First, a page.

Questions any student editing texts needs to ask oneself….

…the first question a student of philology should answer is whether a manuscript edition can be achieved without interpreting the text itself.

…a second question to be answered by our virtual student of text editing is the following: should we construct/re-construct a text every time after having interpreted it? The question is not so far off the mark as it might seem to be at first glance. Looking at the edition of fragments of lost works, every scholar would agree that every further interpretation presupposes a new edition….

A third question should, therefore, be addressed by the virtual student of text editions: is the original text what we imagine as being such, or, perhaps, rather the beginning of a tradition or, indeed, both?

Giuseppe Veltri, “From The Best Text To The Pragmatic Edition: On Editing Rabbinic Texts”, in The New Testament and Rabbinic Literature, eds. Reimund Bieringer, Florentino García Martínez, Didier Pollefeyt, Peter Tomson (Leiden & Boston: Brill, 2010), 65, 66, 67.

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“the main purpose of synoptic comparisons of rabbinic texts is to determine which elements are shared and which are different”

As in the case of synoptic parallels between the gospels, the main purpose of synoptic comparisons of rabbinic texts is to determine which elements are shared and which are different. The differences may either be features of the different pre-redactional versions, or they may be editorial. They are likely to be editorial if they fit – or even replicate – the subject matter, formulation, structure, ideology of the surrounding context into which the tradition was integrated. If there is no neat transition between the tradition and its context, that is, if there is no shared formulation and the purpose and theme of the tradition seem to differ from the context, editorial changes cannot be detected.

Catherine Hezser, “Form-Criticism of Rabbinic Literature”, in The New Testament and Rabbinic Literature, eds. Reimund Bieringer, Florentino García Martinez, Dider Pollefeyt and Peter J. Tomson (Leiden & Boston: Brill, 2010), 105.

“it is not misplaced to argue that all the great undertakings in the nineteenth century to write a clear and objective account of Israelite-Jewish history were over-ambitious”

In retrospect, it is not misplaced to argue that all the great undertakings in the nineteenth century to write a clear and objective account of Israelite-Jewish history were over-ambitious. At that time, much too little information existed regarding the political, cultural and religious life of the ancient Near East in which the Bible had arisen. The very aim of writing of biblical personalities as flesh and blood characters who had participated in a real history was fraught by the great lack of knowledge about the world in which they lived and its achievements. The very immensity of the range of discovery in the field of biblical archaeology in the present century shows how seriously handicapped all such writers were before this time. Inevitably, the tendency was to use the biblical material that was available and to create a background that was, in no small part, a construction of a sympathetic imagination. The materials simply were not available to do otherwise. All the great pioneer figures, therefore, including Graetz, had largely to work from the Bible itself as their only substantial source. In doing so, it was inevitable that they should portray that background as more primitive, more pagan and more crudely unethical than in reality it appears to have been. Their historical judgement and evaluations, therefore, could serve only partially as a critique and reappraisal of the biblical evidence. More often than not, they simply served to reflect the attitude of the Bible itself. Yet by pioneering the task as they did, all these historians have left us an important legacy of scholarship.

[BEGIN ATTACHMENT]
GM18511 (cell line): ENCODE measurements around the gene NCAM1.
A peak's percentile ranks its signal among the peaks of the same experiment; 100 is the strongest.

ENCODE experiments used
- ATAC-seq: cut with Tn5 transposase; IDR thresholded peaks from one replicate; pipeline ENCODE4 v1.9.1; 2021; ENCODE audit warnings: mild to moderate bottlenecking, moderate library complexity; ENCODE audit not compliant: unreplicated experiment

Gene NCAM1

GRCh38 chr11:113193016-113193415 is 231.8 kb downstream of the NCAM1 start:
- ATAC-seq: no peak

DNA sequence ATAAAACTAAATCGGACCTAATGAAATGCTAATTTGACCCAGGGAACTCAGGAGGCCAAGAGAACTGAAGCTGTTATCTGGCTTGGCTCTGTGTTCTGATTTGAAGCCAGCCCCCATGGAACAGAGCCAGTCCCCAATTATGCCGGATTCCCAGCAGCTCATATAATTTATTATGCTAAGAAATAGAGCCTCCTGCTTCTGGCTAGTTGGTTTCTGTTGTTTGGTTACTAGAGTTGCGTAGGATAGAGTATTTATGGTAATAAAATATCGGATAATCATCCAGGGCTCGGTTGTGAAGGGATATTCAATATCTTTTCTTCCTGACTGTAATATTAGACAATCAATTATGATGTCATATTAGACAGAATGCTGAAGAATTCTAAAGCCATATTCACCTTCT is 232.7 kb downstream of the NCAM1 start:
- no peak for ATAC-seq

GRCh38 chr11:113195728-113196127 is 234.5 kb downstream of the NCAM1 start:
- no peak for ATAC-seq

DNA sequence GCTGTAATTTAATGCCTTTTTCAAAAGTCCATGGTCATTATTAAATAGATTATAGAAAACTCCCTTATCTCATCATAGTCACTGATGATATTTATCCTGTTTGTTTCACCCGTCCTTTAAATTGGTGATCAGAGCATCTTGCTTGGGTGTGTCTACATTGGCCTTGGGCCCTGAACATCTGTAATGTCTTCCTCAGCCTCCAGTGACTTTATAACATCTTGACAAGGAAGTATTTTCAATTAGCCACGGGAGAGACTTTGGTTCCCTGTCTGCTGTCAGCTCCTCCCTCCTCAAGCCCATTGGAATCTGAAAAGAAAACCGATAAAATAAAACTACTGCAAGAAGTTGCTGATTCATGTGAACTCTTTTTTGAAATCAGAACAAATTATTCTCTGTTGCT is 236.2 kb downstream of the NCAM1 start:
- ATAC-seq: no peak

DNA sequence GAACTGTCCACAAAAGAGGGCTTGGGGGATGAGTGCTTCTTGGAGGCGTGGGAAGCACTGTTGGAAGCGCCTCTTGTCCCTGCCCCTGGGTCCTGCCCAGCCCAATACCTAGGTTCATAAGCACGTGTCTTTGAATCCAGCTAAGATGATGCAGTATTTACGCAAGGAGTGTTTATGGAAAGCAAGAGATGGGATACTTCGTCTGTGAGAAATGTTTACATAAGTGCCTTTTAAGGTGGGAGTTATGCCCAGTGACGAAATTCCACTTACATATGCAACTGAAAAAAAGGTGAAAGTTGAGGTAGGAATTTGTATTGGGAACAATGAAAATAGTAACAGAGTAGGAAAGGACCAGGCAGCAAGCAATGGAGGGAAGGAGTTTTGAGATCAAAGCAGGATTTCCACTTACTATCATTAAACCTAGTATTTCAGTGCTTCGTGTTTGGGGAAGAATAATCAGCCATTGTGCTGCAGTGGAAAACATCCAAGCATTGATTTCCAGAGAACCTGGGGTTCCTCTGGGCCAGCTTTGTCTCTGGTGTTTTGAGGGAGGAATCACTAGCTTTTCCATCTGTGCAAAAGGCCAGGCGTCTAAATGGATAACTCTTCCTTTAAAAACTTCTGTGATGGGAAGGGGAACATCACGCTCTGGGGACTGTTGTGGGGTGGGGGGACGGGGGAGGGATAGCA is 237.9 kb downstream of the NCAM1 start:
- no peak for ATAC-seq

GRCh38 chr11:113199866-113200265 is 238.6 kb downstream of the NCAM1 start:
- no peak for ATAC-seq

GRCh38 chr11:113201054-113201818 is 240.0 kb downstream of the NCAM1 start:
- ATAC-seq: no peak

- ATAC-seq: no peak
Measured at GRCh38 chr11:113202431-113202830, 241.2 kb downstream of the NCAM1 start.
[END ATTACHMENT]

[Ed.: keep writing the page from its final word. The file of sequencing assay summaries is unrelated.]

R.E. Clements, “Heinrich Graetz as Biblical Historian and Religious Apologist” in Interpreting the Hebrew Bible: Essays in Honour of E.I.J. Rosenthal, eds. J.A. Emerton and Stefan C. Reif (Cambridge: Cambridge University Press, 1982), 54.

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“the poetics of the “study-hall” and pedagogy must contribute more to our understanding of orality”

What is significant for orality studies as well as the mutual understanding of the production of the Bavli and Pahlavi legal literature is that the discursive elements of these corpora do not appear to originate in the silence of the scriptorium, rather in the din of the rabbinic house of study and the Hērbedestān – the Zoroastrian school of priestly studies. While scholars have focused on the role of performance or dramatics in their research of oral transmission, this paper suggests that the poetics of the “study-hall” and pedagogy must contribute more to our understanding of orality.

Shai Secunda, “The Sasanian ‘<i>Stam</i>’: Orality and the Composition of Babylonian Rabbinic and Zoroastrian Legal Literature” in <i>The Talmud in Its Iranian Context</i>, eds. Carol Bakhos and M. Rahim Shayegan (Tübingen: Mohr Siebeck, 2010), 160.

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“the structuralist approach to literary texts has been replaced by the post-modern approach…”